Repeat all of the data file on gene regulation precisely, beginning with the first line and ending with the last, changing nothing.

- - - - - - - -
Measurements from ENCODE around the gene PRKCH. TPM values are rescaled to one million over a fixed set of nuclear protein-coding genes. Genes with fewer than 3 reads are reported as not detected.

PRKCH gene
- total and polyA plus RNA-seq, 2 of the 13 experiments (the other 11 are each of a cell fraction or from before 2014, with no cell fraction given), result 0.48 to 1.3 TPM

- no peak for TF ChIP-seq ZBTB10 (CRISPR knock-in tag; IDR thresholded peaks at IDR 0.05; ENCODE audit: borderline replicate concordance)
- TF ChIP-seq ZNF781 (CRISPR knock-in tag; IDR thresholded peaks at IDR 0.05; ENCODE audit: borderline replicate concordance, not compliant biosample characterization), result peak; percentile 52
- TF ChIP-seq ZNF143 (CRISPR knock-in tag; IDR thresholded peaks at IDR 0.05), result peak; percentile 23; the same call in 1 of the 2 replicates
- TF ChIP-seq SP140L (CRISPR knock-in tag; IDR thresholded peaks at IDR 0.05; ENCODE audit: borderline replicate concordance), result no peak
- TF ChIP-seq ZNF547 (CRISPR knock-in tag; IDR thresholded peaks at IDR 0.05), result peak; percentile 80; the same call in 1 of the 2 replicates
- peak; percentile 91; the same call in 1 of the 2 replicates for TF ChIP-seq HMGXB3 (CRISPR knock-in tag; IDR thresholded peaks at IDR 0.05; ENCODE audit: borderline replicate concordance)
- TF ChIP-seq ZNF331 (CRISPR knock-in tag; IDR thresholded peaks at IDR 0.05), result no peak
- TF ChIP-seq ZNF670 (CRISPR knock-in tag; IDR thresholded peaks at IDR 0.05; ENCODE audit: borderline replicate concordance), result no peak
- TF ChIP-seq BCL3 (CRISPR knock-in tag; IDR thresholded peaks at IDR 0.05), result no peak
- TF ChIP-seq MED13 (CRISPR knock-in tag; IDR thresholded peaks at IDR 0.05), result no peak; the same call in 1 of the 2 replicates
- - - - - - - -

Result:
Measurements from ENCODE around the gene PRKCH. TPM values are rescaled to one million over a fixed set of nuclear protein-coding genes. Genes with fewer than 3 reads are reported as not detected.

PRKCH gene
- total and polyA plus RNA-seq, 2 of the 13 experiments (the other 11 are each of a cell fraction or from before 2014, with no cell fraction given), result 0.48 to 1.3 TPM

- no peak for TF ChIP-seq ZBTB10 (CRISPR knock-in tag; IDR thresholded peaks at IDR 0.05; ENCODE audit: borderline replicate concordance)
- TF ChIP-seq ZNF781 (CRISPR knock-in tag; IDR thresholded peaks at IDR 0.05; ENCODE audit: borderline replicate concordance, not compliant biosample characterization), result peak; percentile 52
- TF ChIP-seq ZNF143 (CRISPR knock-in tag; IDR thresholded peaks at IDR 0.05), result peak; percentile 23; the same call in 1 of the 2 replicates
- TF ChIP-seq SP140L (CRISPR knock-in tag; IDR thresholded peaks at IDR 0.05; ENCODE audit: borderline replicate concordance), result no peak
- TF ChIP-seq ZNF547 (CRISPR knock-in tag; IDR thresholded peaks at IDR 0.05), result peak; percentile 80; the same call in 1 of the 2 replicates
- peak; percentile 91; the same call in 1 of the 2 replicates for TF ChIP-seq HMGXB3 (CRISPR knock-in tag; IDR thresholded peaks at IDR 0.05; ENCODE audit: borderline replicate concordance)
- TF ChIP-seq ZNF331 (CRISPR knock-in tag; IDR thresholded peaks at IDR 0.05), result no peak
- TF ChIP-seq ZNF670 (CRISPR knock-in tag; IDR thresholded peaks at IDR 0.05; ENCODE audit: borderline replicate concordance), result no peak
- TF ChIP-seq BCL3 (CRISPR knock-in tag; IDR thresholded peaks at IDR 0.05), result no peak
- TF ChIP-seq MED13 (CRISPR knock-in tag; IDR thresholded peaks at IDR 0.05), result no peak; the same call in 1 of the 2 replicates